Lecture by Adam Shriver, PhD
Visiting Fellow, The Center for Neuroscience and Society
The University of Pennsylvania
Overview: In this presentation, Dr. Shriver will provide an overview of the under-discussed intersection between neuroethics and animal welfare. He will consider new developments in applied ethics that can come from (A) what neuroscience can tell us and (B) from what neuroscience allows us to do. Regarding (A), Dr. Shriver considers a recent proposal that suggests that information from the neurosciences occupies a privileged position in arguments by analogy for the presence of mental states in nonhuman animals. He rejects the practical significance of the claim, arguing that it does not avoid the most serious epistemological challenges of arguments by analogy. Nevertheless, he argues that findings from the neurosciences, when used in combinational with results from behavioral studies, are critical for our understanding of which animals have various affective and cognitive states. Regarding (B), Dr. Shriver suggests that recent developments such as neural chimeras, animal brain machine interfaces, and the ability to genetically manipulate the nervous system present a number of new challenges and questions for applied ethicists.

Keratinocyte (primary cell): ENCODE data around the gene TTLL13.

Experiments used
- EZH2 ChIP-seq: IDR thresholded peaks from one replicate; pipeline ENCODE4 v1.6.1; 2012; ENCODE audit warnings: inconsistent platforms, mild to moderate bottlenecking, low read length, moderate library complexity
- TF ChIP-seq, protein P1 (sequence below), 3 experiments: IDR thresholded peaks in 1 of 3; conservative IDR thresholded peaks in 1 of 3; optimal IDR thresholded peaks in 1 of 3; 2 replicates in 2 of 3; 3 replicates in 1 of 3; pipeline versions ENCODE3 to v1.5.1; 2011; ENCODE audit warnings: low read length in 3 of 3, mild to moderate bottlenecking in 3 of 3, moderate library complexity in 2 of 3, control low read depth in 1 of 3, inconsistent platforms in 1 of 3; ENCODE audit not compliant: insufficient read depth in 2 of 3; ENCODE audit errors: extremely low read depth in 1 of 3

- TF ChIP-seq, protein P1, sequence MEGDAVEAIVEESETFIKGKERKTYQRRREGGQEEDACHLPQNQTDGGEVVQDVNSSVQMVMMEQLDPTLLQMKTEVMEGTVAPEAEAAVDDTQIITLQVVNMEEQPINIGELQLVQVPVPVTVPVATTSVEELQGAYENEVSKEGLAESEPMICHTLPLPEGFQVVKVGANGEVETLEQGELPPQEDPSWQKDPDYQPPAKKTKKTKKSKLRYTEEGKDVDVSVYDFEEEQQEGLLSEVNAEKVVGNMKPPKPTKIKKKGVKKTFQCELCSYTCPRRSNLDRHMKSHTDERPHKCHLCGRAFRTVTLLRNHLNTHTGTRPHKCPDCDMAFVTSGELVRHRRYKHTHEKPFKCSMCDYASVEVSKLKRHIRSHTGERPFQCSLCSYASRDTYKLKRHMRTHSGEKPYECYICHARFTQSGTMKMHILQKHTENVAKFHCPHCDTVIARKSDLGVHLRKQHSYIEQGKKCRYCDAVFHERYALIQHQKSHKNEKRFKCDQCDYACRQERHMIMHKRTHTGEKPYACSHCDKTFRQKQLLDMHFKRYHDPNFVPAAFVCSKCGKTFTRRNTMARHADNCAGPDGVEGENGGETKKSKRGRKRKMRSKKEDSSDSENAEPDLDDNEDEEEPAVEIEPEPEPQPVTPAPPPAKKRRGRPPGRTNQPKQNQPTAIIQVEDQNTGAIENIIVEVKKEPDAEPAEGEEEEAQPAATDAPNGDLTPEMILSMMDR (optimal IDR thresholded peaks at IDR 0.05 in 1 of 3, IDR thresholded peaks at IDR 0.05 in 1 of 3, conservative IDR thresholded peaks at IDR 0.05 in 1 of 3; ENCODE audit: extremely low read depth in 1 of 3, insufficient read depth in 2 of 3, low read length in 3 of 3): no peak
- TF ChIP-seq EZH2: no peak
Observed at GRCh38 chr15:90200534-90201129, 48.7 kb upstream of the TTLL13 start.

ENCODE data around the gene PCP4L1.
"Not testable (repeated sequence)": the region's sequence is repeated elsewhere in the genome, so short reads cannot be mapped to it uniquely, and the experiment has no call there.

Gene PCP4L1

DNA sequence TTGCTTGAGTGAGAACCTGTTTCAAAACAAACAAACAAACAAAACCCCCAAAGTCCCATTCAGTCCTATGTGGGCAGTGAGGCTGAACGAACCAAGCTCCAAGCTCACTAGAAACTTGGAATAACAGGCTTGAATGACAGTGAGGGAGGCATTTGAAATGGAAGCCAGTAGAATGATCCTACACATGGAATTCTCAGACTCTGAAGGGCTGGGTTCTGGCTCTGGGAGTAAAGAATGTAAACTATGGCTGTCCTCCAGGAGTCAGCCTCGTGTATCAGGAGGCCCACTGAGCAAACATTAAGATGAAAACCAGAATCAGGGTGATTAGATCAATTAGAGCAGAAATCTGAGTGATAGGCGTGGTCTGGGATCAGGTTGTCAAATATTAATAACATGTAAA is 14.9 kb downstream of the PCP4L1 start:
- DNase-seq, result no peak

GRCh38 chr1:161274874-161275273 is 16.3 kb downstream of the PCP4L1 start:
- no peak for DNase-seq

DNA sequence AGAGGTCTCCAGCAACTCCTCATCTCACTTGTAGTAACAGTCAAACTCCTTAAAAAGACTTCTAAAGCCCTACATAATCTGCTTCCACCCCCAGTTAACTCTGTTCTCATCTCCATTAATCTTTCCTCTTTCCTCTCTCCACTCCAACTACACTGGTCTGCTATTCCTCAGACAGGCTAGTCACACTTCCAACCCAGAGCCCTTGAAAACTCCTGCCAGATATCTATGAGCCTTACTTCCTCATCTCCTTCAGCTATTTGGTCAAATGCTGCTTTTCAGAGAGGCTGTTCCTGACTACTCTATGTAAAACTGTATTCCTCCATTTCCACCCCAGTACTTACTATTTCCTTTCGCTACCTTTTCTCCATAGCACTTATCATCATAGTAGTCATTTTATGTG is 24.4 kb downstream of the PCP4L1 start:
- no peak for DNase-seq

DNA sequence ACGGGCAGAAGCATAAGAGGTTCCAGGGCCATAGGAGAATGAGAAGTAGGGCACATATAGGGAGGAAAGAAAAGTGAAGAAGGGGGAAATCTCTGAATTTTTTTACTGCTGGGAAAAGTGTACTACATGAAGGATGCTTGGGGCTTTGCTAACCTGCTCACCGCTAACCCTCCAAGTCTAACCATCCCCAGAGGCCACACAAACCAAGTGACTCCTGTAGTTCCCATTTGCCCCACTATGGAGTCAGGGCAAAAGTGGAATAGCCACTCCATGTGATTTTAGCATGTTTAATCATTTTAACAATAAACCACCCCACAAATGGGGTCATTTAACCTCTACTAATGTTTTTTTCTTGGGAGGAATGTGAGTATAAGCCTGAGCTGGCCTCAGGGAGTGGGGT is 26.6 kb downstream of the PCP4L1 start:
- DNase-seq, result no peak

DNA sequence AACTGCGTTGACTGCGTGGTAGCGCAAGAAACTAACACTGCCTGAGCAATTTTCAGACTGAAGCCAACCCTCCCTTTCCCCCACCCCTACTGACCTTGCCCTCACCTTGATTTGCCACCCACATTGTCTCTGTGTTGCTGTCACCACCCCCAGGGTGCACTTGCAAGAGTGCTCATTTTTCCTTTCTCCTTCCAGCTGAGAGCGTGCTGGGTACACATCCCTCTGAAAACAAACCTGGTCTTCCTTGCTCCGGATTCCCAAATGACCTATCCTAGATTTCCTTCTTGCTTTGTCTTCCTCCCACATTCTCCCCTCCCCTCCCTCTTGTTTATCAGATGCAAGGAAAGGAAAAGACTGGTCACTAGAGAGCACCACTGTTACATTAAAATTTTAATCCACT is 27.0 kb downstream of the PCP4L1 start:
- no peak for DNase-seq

Bio: Dr. Adam Shriver is an ethicist and a philosopher of cognitive science who studies the neuroscience of affective states that contribute to subjective well-being. In particular, Dr. Shriver’s research has examined the significance of the dissociation between the affective and sensory components of pain for philosophical theories of ethics and well-being. To this end, he has written about the relationship between pain and pleasure, the legal and ethical questions that arise from the search for a neural signature of pain in humans, and the capacity for suffering across different species.